5. Cozido à Portuguesa

Cozido à Portuguesa is a traditional Portuguese stew renowned for its rich flavors and hearty composition. This beloved dish features an assortment of meats such as pork, beef, and sometimes chicken, combined with an array of vegetables like carrots, potatoes, and cabbage.

This iconic cuisine is cherished for its comforting and filling nature. It’s the kind of meal that warms both the body and soul, making it a staple during colder months or after a long day.

Moreover, Cozido à Portuguesa holds cultural significance in Portugal. It is often served during festive occasions like family gatherings or celebrations due to its communal nature – it brings people together around the dining table to enjoy a shared experience filled with delectable aromas and tastes.

In Lisbon’s vibrant culinary scene, this dish can be found in various restaurants across the city. The Chiado district particularly boasts several eateries and restaurants where locals and tourists alike can savor this quintessential Portuguese delight.

The inclusion of chouriço (chorizo) in Cozido à Portuguesa adds depth to its flavor profile while also exemplifying Portugal’s love affair with this savory sausage.

6. Prego & bifana

Prego and bifana are two popular street foods in Lisbon, offering a delicious insight into the city’s culinary scene. The prego is a steak sandwich typically served with garlic and beer sauce, creating a savory and succulent flavor profile that has made it a beloved choice among locals and visitors alike.

On the other hand, bifana consists of marinated pork served in a soft bread roll with spicy seasoning. The combination of tender pork and flavorful spices makes bifana an irresistible option for those looking to explore traditional Portuguese cuisine.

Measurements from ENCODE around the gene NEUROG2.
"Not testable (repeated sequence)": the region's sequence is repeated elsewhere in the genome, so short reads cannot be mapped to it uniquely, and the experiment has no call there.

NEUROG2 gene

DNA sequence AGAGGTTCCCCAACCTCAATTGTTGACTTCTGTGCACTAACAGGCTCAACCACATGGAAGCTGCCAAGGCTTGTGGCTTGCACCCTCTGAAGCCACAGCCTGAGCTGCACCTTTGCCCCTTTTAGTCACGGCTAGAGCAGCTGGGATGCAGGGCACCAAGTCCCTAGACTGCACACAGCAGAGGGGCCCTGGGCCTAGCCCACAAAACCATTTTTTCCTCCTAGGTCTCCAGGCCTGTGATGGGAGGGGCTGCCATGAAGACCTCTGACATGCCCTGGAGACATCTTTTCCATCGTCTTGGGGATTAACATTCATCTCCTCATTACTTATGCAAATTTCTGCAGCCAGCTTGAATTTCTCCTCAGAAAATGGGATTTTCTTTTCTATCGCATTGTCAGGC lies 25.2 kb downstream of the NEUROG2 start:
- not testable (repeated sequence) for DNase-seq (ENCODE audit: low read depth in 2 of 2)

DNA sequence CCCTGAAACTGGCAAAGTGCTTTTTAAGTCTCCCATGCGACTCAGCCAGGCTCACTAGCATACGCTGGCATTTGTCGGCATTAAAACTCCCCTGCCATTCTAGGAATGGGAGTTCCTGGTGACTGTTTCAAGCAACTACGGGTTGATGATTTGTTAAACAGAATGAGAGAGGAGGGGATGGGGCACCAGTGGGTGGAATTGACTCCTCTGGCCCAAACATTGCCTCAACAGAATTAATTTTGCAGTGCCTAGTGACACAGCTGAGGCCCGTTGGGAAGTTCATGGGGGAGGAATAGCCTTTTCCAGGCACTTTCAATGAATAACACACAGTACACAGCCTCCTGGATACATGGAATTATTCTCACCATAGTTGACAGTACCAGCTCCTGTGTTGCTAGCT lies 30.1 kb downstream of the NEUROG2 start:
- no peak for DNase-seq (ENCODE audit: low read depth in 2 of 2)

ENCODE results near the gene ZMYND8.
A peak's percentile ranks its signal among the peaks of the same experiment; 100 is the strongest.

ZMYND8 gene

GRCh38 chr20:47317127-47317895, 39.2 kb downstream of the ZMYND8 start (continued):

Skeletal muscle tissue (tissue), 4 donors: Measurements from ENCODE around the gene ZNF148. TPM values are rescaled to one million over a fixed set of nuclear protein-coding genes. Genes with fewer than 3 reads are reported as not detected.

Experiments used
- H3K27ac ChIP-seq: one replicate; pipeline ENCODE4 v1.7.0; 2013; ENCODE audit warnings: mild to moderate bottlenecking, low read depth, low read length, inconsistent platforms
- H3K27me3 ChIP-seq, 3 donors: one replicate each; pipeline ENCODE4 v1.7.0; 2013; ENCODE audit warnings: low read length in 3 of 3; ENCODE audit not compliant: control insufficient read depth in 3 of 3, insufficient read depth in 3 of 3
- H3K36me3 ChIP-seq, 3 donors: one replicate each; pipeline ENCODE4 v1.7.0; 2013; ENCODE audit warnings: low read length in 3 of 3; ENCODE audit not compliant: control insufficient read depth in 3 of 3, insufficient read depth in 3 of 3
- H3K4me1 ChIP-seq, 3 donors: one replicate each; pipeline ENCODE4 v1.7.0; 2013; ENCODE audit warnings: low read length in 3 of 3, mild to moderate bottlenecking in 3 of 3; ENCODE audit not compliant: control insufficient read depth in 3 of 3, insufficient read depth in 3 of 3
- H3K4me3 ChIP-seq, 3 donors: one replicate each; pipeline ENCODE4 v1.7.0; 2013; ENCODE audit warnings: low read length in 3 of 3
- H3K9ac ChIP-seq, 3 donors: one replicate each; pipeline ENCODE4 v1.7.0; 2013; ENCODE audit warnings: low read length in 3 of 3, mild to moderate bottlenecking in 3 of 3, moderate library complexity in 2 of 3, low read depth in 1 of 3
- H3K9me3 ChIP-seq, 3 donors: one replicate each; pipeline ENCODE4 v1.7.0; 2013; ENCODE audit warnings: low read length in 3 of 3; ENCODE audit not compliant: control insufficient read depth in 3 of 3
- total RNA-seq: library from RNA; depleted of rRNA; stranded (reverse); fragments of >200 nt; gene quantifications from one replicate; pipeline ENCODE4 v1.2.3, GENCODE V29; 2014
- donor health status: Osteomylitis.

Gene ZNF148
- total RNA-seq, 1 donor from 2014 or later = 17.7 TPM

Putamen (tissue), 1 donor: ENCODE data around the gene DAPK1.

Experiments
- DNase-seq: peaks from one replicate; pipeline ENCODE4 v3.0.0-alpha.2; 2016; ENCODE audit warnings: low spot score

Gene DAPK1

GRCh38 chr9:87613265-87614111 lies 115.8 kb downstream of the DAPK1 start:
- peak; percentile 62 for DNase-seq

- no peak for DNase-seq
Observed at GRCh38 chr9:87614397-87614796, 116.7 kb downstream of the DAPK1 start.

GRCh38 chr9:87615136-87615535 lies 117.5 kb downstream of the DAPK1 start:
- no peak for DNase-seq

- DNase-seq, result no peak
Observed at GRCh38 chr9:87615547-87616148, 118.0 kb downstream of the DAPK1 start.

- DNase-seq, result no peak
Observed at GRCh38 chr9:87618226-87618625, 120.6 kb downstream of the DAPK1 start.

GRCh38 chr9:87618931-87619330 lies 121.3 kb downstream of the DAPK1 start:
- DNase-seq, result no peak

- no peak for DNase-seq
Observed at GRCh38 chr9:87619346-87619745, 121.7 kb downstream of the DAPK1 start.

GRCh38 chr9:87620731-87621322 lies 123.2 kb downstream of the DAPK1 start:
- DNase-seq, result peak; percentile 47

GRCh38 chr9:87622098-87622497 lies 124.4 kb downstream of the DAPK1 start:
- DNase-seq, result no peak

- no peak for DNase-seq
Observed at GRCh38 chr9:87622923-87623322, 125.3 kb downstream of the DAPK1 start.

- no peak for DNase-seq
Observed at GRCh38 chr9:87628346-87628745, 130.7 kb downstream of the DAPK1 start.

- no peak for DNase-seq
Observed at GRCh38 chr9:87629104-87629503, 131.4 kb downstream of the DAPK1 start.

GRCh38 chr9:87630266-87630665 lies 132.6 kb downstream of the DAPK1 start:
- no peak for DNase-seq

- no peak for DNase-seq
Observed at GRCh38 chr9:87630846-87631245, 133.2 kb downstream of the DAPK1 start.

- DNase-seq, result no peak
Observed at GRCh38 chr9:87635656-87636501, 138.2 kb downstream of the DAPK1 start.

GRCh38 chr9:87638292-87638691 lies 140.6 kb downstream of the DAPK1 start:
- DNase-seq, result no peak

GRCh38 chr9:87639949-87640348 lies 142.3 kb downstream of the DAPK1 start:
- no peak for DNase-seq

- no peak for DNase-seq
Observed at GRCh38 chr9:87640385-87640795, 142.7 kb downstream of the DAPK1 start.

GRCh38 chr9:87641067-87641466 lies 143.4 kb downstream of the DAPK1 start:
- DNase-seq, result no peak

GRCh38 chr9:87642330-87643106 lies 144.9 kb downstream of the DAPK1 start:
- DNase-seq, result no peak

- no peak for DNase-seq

These dishes reflect the vibrant street food culture in Lisbon, where locals gather at food stalls or small eateries to savor these delectable treats on-the-go. The simplicity yet richness of flavors encapsulate the essence of Portuguese gastronomy.

Both prego and bifana showcase how Lisbon’s culinary heritage intertwines with its modern-day offerings, making them must-try items for anyone seeking an authentic taste experience while exploring this enchanting city.

7. Peixinhos da horta

Peixinhos da horta are tempura-style green beans or other vegetables that are crispy, light, and bursting with flavor. This appetizer is a popular choice in Lisbon due to its delightful taste and versatility.

This dish offers a unique twist on traditional tempura, making it an ideal option for those seeking a local culinary experience. The light batter perfectly complements the freshness of the vegetables, creating a harmonious blend of textures and flavors.

Peixinhos da horta is not only delicious but also perfect for sharing among friends or as a satisfying snack while exploring the vibrant streets of Lisbon. Its popularity among locals showcases its authenticity and appeal within the city’s food culture.

When indulging in peixinhos da horta, consider pairing it with wine from local winemakers or small producers to elevate the dining experience further. The combination of this delectable appetizer with locally sourced wine enhances the overall enjoyment and provides insight into Portuguese gastronomy at its finest.

8. Caldo verde

Caldo verde is a traditional Portuguese soup that features collard greens, potatoes, and chorizo. This hearty dish is deeply comforting and bursting with flavors, making it especially popular during the colder months in Lisbon.

The combination of tender collard greens and creamy potatoes creates a rich texture, while the addition of savory chorizo infuses the soup with a delightful smoky taste. Often served with a drizzle of olive oil on top, caldo verde offers a satisfying and wholesome dining experience.

In Portugal, caldo verde holds cultural significance as it represents home-cooked comfort food that brings people together at family gatherings or local celebrations. Its simplicity yet robust flavor profile has made it a staple in Lisbon’s culinary scene.